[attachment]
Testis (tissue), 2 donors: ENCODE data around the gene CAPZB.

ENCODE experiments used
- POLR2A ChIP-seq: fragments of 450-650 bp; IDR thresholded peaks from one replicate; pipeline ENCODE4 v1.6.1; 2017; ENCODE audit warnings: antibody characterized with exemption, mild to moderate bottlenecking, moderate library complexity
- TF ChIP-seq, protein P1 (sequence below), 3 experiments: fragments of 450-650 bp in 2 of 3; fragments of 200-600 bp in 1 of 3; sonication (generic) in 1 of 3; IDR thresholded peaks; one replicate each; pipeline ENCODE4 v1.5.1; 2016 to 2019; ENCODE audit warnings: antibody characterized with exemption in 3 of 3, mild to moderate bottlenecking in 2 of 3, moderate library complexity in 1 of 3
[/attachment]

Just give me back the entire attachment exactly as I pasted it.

Testis (tissue), 2 donors: ENCODE data around the gene CAPZB.

ENCODE experiments used
- POLR2A ChIP-seq: fragments of 450-650 bp; IDR thresholded peaks from one replicate; pipeline ENCODE4 v1.6.1; 2017; ENCODE audit warnings: antibody characterized with exemption, mild to moderate bottlenecking, moderate library complexity
- TF ChIP-seq, protein P1 (sequence below), 3 experiments: fragments of 450-650 bp in 2 of 3; fragments of 200-600 bp in 1 of 3; sonication (generic) in 1 of 3; IDR thresholded peaks; one replicate each; pipeline ENCODE4 v1.5.1; 2016 to 2019; ENCODE audit warnings: antibody characterized with exemption in 3 of 3, mild to moderate bottlenecking in 2 of 3, moderate library complexity in 1 of 3